URBANA, Ill. (AP) _ The University of Illinois set out in 1968 to boost its enrollment of black students at the Urbana-Champaign campus under a plan known as Project 500.
For years, it worked, adding a steady stream of black students to the downstate campus, but the university hasn’t hit the 500 number in six years, according to reporting in The News-Gazette in Champaign (‘Prescription for disaster’).
This fall the state’s flagship public university added 356 black students, and the percentage of the 43,603 students on campus who are black is 4.87 percent. That’s far less than the percentage of Illinois’ population that is black, 14.7 percent.
“We’re the land-grant university. I think at least the university should represent the state of Illinois,” said Ruby Mendenhall, a sociology and African-American Studies professor at the university.
University spokeswoman Robin Kaler said the fall in black enrollment is “unacceptable to everyone at the university who values diversity.”
“We don’t have specific targets for underrepresented students, but we’re working hard to increase our outreach and recruiting efforts to African-American students,” Kaler said.
The university blames in part a larger trend of falling yield, the term the university uses for accepted students who enroll.
Cost is also a factor, some say. Four years at the Urbana-Champaign campus including tuition, housing and other expenses now cost more than $100,000.
But some critics say that the decreases in state support that have driven tuition increases also have pushed the university to focus on students who pay more when they enroll.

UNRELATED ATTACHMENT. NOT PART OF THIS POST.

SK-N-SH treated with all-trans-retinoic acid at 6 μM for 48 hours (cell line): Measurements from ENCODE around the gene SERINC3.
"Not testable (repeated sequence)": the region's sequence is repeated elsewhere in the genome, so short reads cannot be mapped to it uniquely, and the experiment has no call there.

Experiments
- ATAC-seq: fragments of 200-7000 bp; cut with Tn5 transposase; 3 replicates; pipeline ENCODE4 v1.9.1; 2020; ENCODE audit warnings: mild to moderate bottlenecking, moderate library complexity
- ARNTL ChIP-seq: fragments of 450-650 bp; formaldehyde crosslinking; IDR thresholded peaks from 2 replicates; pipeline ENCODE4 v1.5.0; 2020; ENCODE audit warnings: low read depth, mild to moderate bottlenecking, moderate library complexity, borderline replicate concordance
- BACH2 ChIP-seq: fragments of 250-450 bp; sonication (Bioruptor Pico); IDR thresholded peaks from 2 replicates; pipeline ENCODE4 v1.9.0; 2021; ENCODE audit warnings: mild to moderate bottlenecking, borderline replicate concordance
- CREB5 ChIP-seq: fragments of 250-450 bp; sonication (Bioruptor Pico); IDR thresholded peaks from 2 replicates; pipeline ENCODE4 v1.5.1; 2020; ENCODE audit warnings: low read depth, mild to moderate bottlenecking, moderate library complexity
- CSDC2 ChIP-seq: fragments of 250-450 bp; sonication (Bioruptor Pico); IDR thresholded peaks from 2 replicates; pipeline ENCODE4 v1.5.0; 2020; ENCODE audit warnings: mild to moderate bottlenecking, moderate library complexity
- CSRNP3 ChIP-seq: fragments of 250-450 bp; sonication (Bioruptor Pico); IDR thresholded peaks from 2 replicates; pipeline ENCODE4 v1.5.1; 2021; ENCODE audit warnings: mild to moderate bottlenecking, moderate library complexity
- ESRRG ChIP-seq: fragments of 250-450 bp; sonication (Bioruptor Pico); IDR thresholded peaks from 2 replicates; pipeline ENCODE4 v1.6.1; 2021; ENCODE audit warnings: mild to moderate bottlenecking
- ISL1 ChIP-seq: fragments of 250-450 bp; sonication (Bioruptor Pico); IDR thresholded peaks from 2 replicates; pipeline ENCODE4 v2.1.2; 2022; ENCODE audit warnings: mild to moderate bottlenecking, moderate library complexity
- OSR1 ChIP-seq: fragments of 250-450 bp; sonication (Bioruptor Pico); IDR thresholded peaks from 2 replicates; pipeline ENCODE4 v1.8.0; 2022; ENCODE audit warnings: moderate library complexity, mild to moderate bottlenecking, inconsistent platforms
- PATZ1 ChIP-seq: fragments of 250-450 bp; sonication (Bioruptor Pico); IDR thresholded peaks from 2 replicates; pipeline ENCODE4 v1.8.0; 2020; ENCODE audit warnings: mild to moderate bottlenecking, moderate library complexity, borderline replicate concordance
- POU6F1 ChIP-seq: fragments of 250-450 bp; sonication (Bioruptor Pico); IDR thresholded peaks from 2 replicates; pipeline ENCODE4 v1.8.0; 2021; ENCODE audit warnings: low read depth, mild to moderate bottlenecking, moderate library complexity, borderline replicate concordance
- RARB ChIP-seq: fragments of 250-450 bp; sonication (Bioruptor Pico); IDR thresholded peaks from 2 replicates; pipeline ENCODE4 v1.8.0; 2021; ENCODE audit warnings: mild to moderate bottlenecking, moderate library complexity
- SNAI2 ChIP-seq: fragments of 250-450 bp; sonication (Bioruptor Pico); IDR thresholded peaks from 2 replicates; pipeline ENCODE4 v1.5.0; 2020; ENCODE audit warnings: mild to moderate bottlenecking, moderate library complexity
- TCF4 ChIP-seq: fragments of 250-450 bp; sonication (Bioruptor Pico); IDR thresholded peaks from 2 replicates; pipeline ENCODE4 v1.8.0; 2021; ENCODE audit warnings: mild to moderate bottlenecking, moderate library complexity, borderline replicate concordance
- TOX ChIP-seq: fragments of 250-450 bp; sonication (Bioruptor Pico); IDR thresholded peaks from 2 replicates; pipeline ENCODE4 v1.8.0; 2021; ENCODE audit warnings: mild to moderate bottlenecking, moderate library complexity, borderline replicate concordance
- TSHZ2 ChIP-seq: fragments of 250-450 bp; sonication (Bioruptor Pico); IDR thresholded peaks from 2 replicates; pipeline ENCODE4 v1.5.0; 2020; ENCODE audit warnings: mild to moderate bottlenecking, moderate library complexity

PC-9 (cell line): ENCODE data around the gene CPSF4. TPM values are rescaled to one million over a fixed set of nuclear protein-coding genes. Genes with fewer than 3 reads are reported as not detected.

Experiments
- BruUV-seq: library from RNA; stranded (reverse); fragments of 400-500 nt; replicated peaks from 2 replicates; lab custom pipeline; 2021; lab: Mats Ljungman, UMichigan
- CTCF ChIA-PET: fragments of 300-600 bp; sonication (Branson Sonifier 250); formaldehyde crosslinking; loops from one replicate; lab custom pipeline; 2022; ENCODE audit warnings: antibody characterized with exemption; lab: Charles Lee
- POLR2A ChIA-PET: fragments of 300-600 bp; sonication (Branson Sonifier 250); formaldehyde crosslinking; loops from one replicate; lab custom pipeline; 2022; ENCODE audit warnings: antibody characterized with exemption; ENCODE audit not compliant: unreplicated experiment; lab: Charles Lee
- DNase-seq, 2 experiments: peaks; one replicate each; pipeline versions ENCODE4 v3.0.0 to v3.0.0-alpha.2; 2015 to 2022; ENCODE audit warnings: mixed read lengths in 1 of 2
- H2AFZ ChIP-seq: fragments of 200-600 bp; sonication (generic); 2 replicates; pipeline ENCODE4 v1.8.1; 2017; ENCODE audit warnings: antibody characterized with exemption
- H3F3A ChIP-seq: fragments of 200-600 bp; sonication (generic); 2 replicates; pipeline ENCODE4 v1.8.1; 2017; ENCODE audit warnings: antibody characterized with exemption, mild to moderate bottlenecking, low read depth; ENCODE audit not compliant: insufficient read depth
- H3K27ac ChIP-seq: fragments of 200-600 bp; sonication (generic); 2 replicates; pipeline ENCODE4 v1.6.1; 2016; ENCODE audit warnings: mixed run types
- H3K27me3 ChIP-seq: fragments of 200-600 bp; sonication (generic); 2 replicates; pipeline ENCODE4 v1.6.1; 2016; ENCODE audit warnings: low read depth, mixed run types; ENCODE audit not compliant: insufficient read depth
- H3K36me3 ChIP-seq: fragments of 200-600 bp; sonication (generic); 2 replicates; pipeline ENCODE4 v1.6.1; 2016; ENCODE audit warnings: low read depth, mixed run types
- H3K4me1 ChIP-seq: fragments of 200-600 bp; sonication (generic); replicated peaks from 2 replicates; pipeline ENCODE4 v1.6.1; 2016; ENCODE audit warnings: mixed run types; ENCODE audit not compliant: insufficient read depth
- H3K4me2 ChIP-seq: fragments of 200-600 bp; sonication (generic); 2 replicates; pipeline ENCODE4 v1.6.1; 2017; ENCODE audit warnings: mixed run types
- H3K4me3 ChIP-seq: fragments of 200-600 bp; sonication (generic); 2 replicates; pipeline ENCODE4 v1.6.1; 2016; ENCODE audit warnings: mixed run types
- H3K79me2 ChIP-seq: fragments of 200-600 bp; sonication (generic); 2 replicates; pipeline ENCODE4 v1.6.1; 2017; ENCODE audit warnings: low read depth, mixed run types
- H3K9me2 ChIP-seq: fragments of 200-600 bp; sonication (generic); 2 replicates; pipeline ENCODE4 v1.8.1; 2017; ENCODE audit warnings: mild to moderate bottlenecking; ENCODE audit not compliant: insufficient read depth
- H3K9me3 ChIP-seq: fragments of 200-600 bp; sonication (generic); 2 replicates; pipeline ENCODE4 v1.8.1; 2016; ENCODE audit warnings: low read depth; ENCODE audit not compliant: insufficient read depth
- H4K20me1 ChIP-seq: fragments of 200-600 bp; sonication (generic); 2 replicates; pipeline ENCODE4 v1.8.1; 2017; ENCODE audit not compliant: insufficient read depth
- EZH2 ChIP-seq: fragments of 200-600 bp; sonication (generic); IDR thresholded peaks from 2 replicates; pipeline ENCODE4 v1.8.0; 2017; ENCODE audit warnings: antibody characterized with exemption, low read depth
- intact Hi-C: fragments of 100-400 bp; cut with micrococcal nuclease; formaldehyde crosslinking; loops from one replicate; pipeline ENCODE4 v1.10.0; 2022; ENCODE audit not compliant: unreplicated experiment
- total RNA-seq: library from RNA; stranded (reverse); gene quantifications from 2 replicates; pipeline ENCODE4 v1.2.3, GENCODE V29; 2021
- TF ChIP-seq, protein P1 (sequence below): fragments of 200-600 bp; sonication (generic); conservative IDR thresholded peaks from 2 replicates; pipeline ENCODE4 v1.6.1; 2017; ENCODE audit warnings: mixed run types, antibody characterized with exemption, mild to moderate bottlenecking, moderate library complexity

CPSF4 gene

“They’re preoccupied with bringing in international students at the expense of the historically disadvantaged or underrepresented,” said Terry Townsend, who is black and graduated from the university decades ago. “They’re wasting away the gains we made.”
University Trustee James Montgomery sees multiple factors at work.
Montgomery, who is black, graduated from the university in 1953 and received his law degree in 1956.
He said many students in the Chicago area and a few other parts of the state don’t get the kind of education that allows them to qualify for the university. For those who do qualify, the university doesn’t have enough financial aid to offer, he said.
“If we want to try and get qualified African-American students who go to school in Illinois to attend the University of Illinois, we have to find a way to deal with the tuition problem,” he said.
Urbana-Champaign campus Chancellor Phyllis Wise said the university is trying to work on getting black students to campus and on giving them a chance to succeed.
“We are looking to see what we need to do not only in admissions, but in terms of mentoring and advising once they get here,” Wise said, adding that having to work can be distracting for students “trying to do this on a shoestring.”
Information from: The News-Gazette, http://www.news-gazette.com